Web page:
Snow, fog, abandoned psychiatric hospitals and inspiring silver-birch forests that run on for miles are all on offer in Estonia. The northern European country borders the Baltic Sea, the Gulf of Finland and is a short ferry trip from Finland and Sweden. It is also just a road trip from major European cities including Warsaw and Berlin. St Petersburg in Russia is an overnight train from Estonia’s capital city Tallinn.
The former Soviet state has more than 2,000, mostly uninhabited, islands and around half the country is forest. Estonia is prowled by lynxes, brown bears and wolves.
Film Estonia was launched in 2016, administered by the Estonian Film Institute (EFI), to encourage better co-operation between local and international film producers looking to shoot in the country.
Rebates allocated to date include to Finland-Sweden-Estonia feature The Eternal Road and Danish animation Hodja And The Flying Carpet, as well as Estonian director Martti Helde’s debut feature, In The Crosswind, which screened at Toronto in 2014. There are plans for a major new facility in Tallinn, which is expected to raise the country’s profile with the international industry.
Estonia may be geographically flat — the highest point, Suur Munamagi (Big Egg Mountain), is 318m (1,043ft) above sea level — but it is looking to rise above its neighbours to attract film and television makers.
Administered by Film Estonia, the film incentive provides rebates worth up to 30% of in-country production costs. In 2017, a total of $2.13m (€2m) has been allocated to the programme. To qualify, a production’s total budget must be at least $1.1m (€1m), with the minimum spend in Estonia between $214,000 (€200,000) and $535,000 (€500,000). At least one of the producers must be an independent Estonian production company and the total Estonian participation must make up a minimum of 10% of the budget total, and at least 10% of the property rights of the film have to belong to an Estonian producer. There is also one major stipulation for international co-productions: 1.2 times the amount of this financial support must be spent in Estonia. The costs of shooting in Estonia compare favourably to other European countries and neighbouring Baltic states.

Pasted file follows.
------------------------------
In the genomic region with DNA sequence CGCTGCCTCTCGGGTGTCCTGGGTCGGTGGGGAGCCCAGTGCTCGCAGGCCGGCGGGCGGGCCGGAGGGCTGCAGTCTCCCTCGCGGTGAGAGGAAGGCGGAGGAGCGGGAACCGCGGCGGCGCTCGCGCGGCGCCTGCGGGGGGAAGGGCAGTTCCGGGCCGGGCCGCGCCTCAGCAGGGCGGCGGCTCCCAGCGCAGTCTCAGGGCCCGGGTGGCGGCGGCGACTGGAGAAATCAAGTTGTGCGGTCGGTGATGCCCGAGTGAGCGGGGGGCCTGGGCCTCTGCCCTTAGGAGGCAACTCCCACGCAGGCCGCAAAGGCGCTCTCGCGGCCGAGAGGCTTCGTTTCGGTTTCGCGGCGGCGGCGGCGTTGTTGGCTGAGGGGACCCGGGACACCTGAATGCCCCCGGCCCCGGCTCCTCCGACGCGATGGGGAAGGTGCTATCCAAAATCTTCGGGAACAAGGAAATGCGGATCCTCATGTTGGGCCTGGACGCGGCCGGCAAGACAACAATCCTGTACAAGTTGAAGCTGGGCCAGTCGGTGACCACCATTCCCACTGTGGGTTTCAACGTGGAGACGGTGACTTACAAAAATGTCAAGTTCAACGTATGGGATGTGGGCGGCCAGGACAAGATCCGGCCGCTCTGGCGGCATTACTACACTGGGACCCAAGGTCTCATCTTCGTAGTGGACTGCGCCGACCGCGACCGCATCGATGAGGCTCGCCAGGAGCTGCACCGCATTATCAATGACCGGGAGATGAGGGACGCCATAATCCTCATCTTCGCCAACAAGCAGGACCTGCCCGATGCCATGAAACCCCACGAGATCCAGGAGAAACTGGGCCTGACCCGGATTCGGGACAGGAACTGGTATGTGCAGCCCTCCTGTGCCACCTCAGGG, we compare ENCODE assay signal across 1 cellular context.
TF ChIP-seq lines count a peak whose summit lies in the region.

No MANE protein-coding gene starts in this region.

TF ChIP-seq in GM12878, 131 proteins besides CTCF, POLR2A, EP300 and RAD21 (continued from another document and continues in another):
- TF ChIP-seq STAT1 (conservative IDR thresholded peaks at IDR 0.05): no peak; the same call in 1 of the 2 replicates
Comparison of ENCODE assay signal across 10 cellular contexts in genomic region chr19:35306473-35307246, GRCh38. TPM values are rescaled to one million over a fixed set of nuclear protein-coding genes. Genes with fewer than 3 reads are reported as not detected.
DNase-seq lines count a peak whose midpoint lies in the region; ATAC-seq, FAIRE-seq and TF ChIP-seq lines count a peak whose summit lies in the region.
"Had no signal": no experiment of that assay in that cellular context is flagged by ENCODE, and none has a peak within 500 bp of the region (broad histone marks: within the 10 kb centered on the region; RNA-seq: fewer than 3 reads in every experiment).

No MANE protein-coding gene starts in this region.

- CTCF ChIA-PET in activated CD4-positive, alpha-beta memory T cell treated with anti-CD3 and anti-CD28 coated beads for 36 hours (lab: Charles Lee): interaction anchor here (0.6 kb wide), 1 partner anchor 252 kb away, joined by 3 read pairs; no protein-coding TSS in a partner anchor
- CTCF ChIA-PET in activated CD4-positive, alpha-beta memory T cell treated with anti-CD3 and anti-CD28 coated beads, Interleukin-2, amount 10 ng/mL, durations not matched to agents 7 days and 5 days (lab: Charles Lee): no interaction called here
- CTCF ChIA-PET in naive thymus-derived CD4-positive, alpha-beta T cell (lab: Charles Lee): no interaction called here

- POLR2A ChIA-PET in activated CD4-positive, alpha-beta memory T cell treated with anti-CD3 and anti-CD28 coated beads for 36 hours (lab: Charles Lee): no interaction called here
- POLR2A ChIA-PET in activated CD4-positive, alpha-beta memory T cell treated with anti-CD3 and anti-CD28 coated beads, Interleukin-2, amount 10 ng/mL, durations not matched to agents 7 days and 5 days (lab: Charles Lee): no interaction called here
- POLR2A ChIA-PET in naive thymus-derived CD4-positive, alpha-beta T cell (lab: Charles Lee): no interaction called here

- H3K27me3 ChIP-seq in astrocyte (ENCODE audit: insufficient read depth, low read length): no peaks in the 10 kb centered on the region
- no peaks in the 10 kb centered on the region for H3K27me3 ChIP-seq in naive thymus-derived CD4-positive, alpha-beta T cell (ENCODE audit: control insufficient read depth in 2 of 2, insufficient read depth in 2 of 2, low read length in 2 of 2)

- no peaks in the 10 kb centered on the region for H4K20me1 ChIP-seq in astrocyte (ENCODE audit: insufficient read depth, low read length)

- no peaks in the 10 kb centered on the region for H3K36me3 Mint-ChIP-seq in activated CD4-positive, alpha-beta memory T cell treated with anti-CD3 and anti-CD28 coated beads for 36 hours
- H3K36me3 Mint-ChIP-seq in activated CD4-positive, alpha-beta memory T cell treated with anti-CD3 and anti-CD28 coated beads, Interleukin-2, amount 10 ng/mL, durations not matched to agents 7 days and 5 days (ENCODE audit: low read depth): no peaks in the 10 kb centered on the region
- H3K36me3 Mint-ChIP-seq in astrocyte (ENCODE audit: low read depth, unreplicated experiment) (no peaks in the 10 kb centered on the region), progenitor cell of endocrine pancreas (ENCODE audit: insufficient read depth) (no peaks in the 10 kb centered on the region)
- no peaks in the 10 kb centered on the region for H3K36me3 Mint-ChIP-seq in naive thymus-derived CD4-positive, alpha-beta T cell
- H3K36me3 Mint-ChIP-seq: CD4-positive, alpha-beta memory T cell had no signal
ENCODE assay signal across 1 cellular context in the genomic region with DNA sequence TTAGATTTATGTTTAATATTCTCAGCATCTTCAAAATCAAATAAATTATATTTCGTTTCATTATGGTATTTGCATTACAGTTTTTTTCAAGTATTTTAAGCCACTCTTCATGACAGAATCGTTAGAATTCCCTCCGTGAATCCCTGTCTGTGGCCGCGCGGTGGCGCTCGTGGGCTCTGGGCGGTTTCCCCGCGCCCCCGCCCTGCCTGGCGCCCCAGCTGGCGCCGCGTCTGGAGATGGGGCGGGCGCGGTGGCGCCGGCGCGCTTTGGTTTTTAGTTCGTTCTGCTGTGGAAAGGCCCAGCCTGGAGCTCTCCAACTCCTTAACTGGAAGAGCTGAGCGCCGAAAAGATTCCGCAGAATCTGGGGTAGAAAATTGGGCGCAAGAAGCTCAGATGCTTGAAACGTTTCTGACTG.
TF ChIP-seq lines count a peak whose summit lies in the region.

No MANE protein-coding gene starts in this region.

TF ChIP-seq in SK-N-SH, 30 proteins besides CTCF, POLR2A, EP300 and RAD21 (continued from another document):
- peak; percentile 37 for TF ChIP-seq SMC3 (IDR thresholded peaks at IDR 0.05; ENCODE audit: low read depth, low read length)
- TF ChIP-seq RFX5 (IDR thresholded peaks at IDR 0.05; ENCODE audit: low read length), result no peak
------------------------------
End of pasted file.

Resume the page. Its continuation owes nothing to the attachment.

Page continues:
Full details on financial incentives in Estonia: Estonian Film Institute
Infrastructure and crews
Estonians tend to be at least bilingual and have an excellent grasp of English. Russian, German and Finnish are also spoken. The country has been dubbed the Silicon Valley of Europe because of its tech-savvy populace. Skype software was created by Estonia’s Ahti Heinla, Priit Kasesalu and Jaan Tallinn, and some 44% of the company’s workforce is based in Tallinn and Tartu. The small population size is reflected in the country’s relatively small but perfectly formed film and television workforce. Estonian crews enjoy a good reputation, especially as problem-solvers.
While Estonia cannot be accessed directly from the US, the country’s biggest international airport, Lennart Meri Tallinn, can be reached from the US via stopovers in Istanbul, Oslo or Warsaw among others. Direct flights from major European hubs also make Estonia accessible. There is regular ferry traffic from Tallinn to Helsinki and Stockholm, and it is also possible to visit St Petersburg by boat or train, and Moscow by an overnight train.
Infrastructure and crews
The Estonian government allocated a funding grant of $1.1m (€1m) through its business development programme Enterprise Estonia to a major studio development — Tallinn Film Wonderland — in November 2016. There are plans for an 8,000 sq m facility at a site near the centre of Tallinn. It will include one building for production offices, as well as three soundstages. The three could be combined into one large stage with an overall size of 2,500 sq m. The facility is backed and proposed by a collective of the country’s six biggest production companies, and when it is constructed it will be the biggest studio complex in the Baltic region. It should open its doors for business in 2018.
Martti Helde, director, In The Crosswind, says:
“In Estonia many things are possible that are not in places like London. The society of filmmakers is quite small and they are really supportive. If you want to make something crazy and in a crazy way, you will find the people and the tools to shoot the film.”
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Need to know
- DO use public transport in Tallinn to get about if you are living there. It’s free.
- DO seek out the Estonian Song and Dance Celebration if it is on during your stay. The local signature event, which happens every five years, is on Unesco’s intangible cultural heritage list.
- DO visit the Ruhnu stave church built in 1644. It is the oldest surviving wooden building in the country.
- DON’T forget to try bogshoeing on the marshy ground of the Soomaa national park.